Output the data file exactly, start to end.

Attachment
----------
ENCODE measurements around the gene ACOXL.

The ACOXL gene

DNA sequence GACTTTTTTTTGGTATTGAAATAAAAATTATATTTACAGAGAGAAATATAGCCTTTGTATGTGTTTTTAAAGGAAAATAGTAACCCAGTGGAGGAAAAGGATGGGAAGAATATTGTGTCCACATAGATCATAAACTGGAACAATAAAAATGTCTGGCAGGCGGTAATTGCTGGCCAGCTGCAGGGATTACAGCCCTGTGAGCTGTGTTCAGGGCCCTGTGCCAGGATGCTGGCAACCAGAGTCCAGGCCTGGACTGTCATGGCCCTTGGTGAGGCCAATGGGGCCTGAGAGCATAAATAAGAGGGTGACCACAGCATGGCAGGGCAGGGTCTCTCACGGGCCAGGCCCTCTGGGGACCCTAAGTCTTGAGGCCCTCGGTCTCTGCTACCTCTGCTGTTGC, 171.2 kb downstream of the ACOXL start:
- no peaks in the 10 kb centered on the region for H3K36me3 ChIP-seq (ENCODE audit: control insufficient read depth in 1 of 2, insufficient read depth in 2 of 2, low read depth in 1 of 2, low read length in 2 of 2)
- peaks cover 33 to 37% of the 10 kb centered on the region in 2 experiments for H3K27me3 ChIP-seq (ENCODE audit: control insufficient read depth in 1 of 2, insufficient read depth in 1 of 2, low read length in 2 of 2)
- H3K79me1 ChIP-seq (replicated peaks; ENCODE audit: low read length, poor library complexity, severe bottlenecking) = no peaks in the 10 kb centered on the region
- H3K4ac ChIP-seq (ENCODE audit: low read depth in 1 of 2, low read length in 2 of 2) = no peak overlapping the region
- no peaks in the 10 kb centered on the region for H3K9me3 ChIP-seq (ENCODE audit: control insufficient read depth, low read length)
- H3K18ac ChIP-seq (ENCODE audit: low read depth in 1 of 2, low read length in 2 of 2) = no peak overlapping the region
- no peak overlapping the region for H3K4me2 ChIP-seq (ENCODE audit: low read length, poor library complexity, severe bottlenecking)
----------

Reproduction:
ENCODE measurements around the gene ACOXL.

The ACOXL gene

DNA sequence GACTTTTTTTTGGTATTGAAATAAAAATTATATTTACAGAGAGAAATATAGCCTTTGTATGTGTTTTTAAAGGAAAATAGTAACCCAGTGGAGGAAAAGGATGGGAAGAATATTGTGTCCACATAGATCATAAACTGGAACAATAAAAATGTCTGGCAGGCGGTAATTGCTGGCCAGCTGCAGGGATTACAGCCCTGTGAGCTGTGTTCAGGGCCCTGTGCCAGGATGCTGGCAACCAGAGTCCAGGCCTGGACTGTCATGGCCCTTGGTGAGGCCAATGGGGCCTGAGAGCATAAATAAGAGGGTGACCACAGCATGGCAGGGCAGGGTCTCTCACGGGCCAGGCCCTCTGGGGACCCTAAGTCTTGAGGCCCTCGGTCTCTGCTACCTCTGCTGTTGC, 171.2 kb downstream of the ACOXL start:
- no peaks in the 10 kb centered on the region for H3K36me3 ChIP-seq (ENCODE audit: control insufficient read depth in 1 of 2, insufficient read depth in 2 of 2, low read depth in 1 of 2, low read length in 2 of 2)
- peaks cover 33 to 37% of the 10 kb centered on the region in 2 experiments for H3K27me3 ChIP-seq (ENCODE audit: control insufficient read depth in 1 of 2, insufficient read depth in 1 of 2, low read length in 2 of 2)
- H3K79me1 ChIP-seq (replicated peaks; ENCODE audit: low read length, poor library complexity, severe bottlenecking) = no peaks in the 10 kb centered on the region
- H3K4ac ChIP-seq (ENCODE audit: low read depth in 1 of 2, low read length in 2 of 2) = no peak overlapping the region
- no peaks in the 10 kb centered on the region for H3K9me3 ChIP-seq (ENCODE audit: control insufficient read depth, low read length)
- H3K18ac ChIP-seq (ENCODE audit: low read depth in 1 of 2, low read length in 2 of 2) = no peak overlapping the region
- no peak overlapping the region for H3K4me2 ChIP-seq (ENCODE audit: low read length, poor library complexity, severe bottlenecking)